Cheat Sheet - Supporting Practices Defined
From Getting Results | The Book
This is in addition to the 12 core practices found in “Chapter 3 – Values, Principles, and Practices of Agile Results.”
Supporting Practices for Agile Results Summary Table
|Rhythm of Results||
|Mindsets and Motivation||
Supporting Practices for Agile Results Defined
The Agile Results practices support each other. You don’t need to adopt them all. The following are supporting practices for Agile Results:
- Allocated Time. If it’s important, make time for it. If you schedule it, it happens. Block time for key things on your calendar. One practice that works well for a lot of people is to block a few hours in a row for execution. Another practice that works well is to set aside time for a particular type of task and batch it all at once rather than do it throughout the week. One thing that might surprise you is scheduling your free time. You might find you have less free time than you think, and this is a quick reality check to make more free time.
- Buffers. Buffers are the padding you put in your time to allow for surprises. You can buffer with time. For example, you can allow yourself 30 minutes to get to work instead of 10; this way, if there’s traffic, you don’t get frustrated. You can also create a buffer by keeping your plate only three-quarters full. If you keep your plate completely full, you may not like what spills over; you may also make find yourself lashing out at any threats in terms of more work. Thus, you are unable to respond as effectively to new opportunities. Another way to add buffers is to have transitions. For example, maybe working out after work helps you transition to your personal life. The simple act of adding buffers can help reduce friction, stress, and anxiety in your life.
- Boundaries. This means setting minimums and maximums on how you spend your time. Setting boundaries helps keep a sustainable pace. It also ensures that you spend time in some areas that you might otherwise ignore or forget about. By spending enough time and energy in the right categories, you get synergy. For example, by spending time in your relationships, things get easier at work. By spending time on your body, you keep your mind fresh. By spending enough time in fun, you keep your energy strong.
- Batch and Focus. Consolidate similar tasks. This helps you focus rather than task switch. It also helps you find efficiencies. When you do something more, you find ways to improve.
- Chunk It Down. Chunk your work down. You build momentum as you get results. You can chunk your work down in terms of complexity, such as creating incremental hurdles. You can also chunk down time, such as setting mini-milestones. Another approach is to simply quantify it: for example, three actions, three outcomes, etc.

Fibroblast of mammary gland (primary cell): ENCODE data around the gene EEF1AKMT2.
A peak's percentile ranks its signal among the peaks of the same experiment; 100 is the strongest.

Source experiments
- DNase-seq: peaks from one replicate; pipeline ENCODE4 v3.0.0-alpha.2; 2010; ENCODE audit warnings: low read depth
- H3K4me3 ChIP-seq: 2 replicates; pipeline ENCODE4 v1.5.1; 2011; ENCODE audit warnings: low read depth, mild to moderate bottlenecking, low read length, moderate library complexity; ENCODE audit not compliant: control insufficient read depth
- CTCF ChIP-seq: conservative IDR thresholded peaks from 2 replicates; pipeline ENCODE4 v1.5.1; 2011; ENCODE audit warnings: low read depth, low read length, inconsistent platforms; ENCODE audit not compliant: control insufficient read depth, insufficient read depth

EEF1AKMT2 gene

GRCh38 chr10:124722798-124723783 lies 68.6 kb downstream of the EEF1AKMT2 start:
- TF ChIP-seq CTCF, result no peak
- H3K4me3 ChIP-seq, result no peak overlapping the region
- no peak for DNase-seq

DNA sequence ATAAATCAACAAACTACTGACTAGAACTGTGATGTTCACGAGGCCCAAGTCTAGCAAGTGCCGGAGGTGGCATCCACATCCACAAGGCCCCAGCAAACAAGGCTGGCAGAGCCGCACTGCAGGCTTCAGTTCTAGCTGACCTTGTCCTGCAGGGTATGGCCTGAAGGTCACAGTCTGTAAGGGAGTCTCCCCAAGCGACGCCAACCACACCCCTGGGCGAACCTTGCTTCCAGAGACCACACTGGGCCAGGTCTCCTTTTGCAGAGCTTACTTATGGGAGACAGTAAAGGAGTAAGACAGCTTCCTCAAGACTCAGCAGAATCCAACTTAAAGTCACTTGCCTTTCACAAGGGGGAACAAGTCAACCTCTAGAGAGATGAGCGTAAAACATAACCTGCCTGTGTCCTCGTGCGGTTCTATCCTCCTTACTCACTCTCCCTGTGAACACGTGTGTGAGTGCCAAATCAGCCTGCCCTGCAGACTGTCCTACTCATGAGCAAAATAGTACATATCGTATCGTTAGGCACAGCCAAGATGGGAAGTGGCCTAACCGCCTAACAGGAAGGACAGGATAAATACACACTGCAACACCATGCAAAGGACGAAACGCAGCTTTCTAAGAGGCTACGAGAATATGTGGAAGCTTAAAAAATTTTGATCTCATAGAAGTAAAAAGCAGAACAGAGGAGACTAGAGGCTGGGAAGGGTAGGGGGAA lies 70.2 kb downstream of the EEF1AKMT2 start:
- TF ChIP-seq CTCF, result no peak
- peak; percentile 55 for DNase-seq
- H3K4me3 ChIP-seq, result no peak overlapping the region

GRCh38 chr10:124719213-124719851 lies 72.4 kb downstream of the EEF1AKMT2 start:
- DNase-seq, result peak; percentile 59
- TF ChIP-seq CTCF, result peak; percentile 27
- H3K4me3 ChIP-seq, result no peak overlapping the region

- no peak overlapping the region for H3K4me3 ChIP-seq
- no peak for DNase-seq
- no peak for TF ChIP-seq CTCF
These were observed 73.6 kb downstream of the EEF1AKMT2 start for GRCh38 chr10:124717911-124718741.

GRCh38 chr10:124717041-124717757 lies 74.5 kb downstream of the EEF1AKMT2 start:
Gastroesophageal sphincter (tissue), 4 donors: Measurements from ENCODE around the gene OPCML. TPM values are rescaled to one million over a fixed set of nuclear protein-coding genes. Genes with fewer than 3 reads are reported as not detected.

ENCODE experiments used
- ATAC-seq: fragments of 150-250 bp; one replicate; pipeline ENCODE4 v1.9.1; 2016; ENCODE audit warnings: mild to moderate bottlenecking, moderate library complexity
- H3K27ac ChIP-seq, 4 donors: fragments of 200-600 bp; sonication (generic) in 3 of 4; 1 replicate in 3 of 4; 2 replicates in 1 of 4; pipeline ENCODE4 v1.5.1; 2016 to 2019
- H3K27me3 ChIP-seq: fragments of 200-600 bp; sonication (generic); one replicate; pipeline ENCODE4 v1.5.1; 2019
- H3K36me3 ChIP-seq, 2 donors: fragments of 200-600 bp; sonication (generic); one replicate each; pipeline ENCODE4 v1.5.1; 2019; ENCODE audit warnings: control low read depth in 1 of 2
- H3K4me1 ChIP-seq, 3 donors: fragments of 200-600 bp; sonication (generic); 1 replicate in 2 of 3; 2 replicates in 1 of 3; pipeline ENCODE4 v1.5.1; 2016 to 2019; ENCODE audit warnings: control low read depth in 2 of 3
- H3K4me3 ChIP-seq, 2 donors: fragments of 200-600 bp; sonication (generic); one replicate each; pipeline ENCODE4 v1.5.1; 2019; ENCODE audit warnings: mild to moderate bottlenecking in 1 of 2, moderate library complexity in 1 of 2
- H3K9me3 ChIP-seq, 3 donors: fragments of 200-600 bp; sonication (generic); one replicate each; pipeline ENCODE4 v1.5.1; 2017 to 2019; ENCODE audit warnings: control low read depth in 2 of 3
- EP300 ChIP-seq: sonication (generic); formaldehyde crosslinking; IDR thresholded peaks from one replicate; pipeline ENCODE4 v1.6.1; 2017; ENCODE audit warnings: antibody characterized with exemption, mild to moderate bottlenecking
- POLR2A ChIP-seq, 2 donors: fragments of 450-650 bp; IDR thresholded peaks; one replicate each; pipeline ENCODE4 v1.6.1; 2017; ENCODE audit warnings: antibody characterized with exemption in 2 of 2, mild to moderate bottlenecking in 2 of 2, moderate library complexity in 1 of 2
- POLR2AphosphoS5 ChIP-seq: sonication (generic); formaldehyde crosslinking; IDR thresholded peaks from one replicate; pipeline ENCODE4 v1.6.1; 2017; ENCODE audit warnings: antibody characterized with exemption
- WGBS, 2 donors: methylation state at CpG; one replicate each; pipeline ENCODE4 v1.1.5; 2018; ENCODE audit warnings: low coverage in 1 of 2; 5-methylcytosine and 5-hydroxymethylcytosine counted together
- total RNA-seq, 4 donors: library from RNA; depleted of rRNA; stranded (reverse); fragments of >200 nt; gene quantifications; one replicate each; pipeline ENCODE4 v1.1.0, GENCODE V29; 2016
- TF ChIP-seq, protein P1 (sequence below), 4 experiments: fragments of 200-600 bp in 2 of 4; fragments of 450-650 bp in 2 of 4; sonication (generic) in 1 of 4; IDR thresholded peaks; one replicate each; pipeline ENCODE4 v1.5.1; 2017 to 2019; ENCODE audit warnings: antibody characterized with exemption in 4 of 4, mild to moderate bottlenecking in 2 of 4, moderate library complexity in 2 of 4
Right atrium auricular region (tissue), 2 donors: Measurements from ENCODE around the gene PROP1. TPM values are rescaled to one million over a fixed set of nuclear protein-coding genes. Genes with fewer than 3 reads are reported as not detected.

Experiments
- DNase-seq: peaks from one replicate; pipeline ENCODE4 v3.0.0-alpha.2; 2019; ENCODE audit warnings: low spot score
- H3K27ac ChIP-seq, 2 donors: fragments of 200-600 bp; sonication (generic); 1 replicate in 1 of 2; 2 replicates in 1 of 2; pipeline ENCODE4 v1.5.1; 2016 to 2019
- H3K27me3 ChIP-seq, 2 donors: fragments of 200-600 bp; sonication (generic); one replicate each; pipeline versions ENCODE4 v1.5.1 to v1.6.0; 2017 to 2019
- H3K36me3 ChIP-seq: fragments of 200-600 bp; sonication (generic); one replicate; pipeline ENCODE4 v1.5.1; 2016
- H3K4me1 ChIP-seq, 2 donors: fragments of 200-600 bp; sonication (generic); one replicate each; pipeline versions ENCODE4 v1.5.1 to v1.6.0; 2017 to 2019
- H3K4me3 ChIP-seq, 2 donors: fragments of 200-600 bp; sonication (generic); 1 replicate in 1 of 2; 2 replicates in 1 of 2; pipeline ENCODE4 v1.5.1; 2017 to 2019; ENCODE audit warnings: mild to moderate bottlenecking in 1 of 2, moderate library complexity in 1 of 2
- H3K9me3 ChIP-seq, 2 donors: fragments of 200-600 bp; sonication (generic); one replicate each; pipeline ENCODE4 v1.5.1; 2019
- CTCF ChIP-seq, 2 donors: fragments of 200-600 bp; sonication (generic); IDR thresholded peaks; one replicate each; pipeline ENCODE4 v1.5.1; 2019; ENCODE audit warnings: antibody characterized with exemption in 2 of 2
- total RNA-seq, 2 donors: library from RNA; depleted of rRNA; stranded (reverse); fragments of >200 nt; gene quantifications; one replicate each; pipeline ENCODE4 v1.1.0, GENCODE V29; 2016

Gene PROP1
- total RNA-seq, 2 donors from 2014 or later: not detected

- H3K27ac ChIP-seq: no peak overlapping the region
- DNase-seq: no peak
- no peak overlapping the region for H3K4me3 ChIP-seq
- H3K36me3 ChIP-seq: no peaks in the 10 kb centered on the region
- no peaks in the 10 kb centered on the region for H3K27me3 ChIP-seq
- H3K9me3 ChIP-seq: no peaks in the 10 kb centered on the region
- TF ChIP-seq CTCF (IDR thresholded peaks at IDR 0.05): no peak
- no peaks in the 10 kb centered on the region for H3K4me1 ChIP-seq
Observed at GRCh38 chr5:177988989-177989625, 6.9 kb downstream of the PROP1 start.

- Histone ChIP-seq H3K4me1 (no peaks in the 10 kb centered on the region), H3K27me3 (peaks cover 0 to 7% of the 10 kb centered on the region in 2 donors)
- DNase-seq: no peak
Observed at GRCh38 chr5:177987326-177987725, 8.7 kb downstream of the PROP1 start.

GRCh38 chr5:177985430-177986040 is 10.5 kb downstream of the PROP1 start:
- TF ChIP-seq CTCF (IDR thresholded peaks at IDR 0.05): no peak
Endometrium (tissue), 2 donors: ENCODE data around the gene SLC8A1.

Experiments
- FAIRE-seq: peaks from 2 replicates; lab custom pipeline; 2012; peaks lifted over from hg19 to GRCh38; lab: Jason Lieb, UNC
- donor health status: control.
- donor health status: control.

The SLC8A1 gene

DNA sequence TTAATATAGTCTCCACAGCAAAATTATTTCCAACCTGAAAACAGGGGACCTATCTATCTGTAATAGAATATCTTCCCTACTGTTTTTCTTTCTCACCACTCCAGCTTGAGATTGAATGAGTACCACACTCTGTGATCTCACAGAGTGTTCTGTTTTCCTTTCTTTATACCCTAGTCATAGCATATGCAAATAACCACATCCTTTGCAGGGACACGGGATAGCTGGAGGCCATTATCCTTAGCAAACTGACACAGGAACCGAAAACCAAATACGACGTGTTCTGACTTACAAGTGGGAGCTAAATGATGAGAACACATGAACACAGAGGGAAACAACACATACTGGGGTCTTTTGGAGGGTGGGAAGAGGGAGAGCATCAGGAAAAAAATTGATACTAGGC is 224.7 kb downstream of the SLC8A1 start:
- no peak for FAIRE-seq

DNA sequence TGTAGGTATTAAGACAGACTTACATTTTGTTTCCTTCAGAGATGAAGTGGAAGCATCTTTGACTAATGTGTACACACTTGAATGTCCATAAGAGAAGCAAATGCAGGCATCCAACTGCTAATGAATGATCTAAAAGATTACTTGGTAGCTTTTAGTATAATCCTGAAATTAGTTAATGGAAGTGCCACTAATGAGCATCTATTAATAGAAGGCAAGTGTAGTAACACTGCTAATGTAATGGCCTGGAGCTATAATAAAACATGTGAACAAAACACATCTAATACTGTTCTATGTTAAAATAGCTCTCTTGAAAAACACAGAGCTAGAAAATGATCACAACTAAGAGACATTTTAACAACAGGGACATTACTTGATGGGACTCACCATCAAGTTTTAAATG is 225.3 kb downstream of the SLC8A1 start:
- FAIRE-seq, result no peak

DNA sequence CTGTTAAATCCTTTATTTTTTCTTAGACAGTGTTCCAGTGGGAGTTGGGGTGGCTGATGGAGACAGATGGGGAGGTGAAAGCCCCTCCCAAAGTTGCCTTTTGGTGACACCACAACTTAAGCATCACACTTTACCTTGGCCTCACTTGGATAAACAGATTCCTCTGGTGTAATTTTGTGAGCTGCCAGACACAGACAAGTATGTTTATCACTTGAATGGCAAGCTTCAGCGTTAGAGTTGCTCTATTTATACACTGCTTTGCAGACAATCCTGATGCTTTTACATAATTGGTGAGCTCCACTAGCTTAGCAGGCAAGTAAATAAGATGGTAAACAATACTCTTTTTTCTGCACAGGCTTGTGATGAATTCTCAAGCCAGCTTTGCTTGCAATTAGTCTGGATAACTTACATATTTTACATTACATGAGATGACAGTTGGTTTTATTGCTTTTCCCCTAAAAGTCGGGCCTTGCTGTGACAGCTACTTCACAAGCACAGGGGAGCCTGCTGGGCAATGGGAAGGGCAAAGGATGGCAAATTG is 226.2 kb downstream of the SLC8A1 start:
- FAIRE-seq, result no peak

- Compelling “Why.” Find a “Why” that drives you. This can be as simple as deciding that you want to master your craft. The key is to internalize it, rather than focus on external rewards. This will help see you through the dark times as well as help you live your values.
- Daily, Weekly, Monthly Results. Establish a rhythm of results. Each day, week, and month is a new chance for results. If you fall off the horse, you can get back on. If you miss a train, catch the next one. Having a rhythm for your results helps you build routines and improve your ability to get results. I think of the rhythm of results in terms of daily, weekly, and monthly results. Using The Rule of 3, I can try to accomplish three meaningful results each day, each week, and each month. It adds up fast. Most importantly, it’s a very simple way to frame out results. Rather than get caught up in the details, it’s easy to step back and think in terms of three items. Then, whether I’m looking at a day, a week or a month, I can quickly look at the bigger picture. For example, the three results for the month are much higher level than the three outcomes for the week, which are much higher than the three outcomes for each day. It’s a quick way to traverse a bunch of action that’s spread over time, and not get bogged down in the tasks themselves. It’s a sketch of your results that you can incrementally render daily, weekly, and monthly.
- Diversify Your Results. This is the key to balance. If you look at your results across your life as a portfolio, you can choose where to invest more and where to cut back. You can use different lenses. For life in general, I check how I’m investing in mind, body, emotions, career, financial, relationships, and fun. At work, I check how I’m spending energy across administration, relationships, thinking and doing. In terms of projects, I try to have a vital few that I spend most of my focus on, as well as a few innovation projects for learning and growing. I try not to have all my eggs in a single basket. This means I’m not overly invested in one thing, and I can keep perspective and balance while remaining responsive to change.
- Do It, Review It, Improve It. Decide and go. When you perform tasks, take the action, and then analyze your results. Don’t critique yourself throughout the process. Perform, then evaluate.
- Fail Fast. Fail early and fail often. Failure is part of the learning process. The sooner you hit your glass ceilings or tackle your high risks, the sooner you can adjust as needed. Learn and move on.
- Good Enough for Now. One way to deal with perfectionism is to focus on good enough for now. You can improve it later, once you get some feedback; just get something to done first. Remember, what might be right for you might not be right for some; perfection is in the eye of the beholder.
- Just Start. Taking action is the key. Just get started. This will help you avoid analysis paralysis. You can always correct course once you get going.
- Improvement Scripts. Write down steps to perform a specific action or routine.
- Lessons Learned. Identify three things that worked well. Identify three things that didn’t work well. Carry forward your lessons learned.